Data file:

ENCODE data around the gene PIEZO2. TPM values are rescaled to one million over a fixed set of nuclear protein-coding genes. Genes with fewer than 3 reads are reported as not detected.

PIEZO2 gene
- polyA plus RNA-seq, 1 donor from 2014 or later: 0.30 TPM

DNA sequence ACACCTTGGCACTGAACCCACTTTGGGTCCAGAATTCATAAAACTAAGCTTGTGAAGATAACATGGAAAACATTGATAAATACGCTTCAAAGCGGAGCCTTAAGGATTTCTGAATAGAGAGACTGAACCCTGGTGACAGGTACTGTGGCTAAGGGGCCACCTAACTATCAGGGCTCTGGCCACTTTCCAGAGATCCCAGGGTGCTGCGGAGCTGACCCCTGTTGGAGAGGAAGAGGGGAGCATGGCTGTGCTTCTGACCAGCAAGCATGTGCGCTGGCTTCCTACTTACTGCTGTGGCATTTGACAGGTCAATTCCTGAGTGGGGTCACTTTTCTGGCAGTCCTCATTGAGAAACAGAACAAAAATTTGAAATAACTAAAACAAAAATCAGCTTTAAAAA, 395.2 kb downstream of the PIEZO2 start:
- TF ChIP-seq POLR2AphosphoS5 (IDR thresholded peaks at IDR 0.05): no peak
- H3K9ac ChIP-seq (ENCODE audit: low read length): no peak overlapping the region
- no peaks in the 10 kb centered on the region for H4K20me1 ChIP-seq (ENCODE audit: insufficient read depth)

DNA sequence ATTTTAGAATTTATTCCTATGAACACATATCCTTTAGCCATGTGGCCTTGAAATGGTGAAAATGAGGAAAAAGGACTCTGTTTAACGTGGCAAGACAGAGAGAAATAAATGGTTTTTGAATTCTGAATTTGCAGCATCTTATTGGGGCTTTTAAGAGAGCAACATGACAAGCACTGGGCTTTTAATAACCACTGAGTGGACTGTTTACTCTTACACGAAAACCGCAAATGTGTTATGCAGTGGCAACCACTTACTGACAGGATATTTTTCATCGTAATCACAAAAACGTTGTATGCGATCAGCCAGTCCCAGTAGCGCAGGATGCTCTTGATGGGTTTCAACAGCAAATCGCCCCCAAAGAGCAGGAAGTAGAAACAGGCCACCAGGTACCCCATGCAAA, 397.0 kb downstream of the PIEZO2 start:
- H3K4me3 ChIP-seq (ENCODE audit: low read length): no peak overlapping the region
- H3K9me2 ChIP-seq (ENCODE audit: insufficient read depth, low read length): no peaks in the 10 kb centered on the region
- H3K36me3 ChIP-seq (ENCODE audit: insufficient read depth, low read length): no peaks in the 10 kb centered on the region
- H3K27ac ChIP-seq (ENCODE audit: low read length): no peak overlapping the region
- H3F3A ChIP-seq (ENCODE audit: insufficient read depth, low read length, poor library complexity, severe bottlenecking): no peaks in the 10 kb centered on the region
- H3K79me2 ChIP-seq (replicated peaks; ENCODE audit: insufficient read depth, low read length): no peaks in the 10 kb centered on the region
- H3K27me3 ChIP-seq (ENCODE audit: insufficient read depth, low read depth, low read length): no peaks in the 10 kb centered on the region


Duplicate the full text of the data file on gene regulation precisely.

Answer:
ENCODE data around the gene PIEZO2. TPM values are rescaled to one million over a fixed set of nuclear protein-coding genes. Genes with fewer than 3 reads are reported as not detected.

PIEZO2 gene
- polyA plus RNA-seq, 1 donor from 2014 or later: 0.30 TPM

DNA sequence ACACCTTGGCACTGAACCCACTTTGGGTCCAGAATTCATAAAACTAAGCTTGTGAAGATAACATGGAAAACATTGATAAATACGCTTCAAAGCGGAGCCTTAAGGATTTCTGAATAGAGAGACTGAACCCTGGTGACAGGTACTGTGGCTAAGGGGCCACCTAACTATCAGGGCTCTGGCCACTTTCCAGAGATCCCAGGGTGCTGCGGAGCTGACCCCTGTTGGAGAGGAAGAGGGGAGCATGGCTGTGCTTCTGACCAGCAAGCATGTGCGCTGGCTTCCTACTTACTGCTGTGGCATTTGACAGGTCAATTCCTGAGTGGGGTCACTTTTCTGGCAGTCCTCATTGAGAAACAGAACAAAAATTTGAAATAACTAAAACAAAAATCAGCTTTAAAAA, 395.2 kb downstream of the PIEZO2 start:
- TF ChIP-seq POLR2AphosphoS5 (IDR thresholded peaks at IDR 0.05): no peak
- H3K9ac ChIP-seq (ENCODE audit: low read length): no peak overlapping the region
- no peaks in the 10 kb centered on the region for H4K20me1 ChIP-seq (ENCODE audit: insufficient read depth)

DNA sequence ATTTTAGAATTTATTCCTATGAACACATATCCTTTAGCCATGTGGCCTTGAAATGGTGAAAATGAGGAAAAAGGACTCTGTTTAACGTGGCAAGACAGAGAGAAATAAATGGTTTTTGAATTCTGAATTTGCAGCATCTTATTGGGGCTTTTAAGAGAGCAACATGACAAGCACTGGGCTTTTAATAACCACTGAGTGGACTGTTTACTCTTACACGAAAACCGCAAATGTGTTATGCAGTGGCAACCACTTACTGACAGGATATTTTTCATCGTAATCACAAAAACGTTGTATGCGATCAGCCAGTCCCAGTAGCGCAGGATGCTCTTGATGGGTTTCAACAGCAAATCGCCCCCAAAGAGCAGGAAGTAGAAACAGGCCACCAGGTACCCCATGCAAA, 397.0 kb downstream of the PIEZO2 start:
- H3K4me3 ChIP-seq (ENCODE audit: low read length): no peak overlapping the region
- H3K9me2 ChIP-seq (ENCODE audit: insufficient read depth, low read length): no peaks in the 10 kb centered on the region
- H3K36me3 ChIP-seq (ENCODE audit: insufficient read depth, low read length): no peaks in the 10 kb centered on the region
- H3K27ac ChIP-seq (ENCODE audit: low read length): no peak overlapping the region
- H3F3A ChIP-seq (ENCODE audit: insufficient read depth, low read length, poor library complexity, severe bottlenecking): no peaks in the 10 kb centered on the region
- H3K79me2 ChIP-seq (replicated peaks; ENCODE audit: insufficient read depth, low read length): no peaks in the 10 kb centered on the region
- H3K27me3 ChIP-seq (ENCODE audit: insufficient read depth, low read depth, low read length): no peaks in the 10 kb centered on the region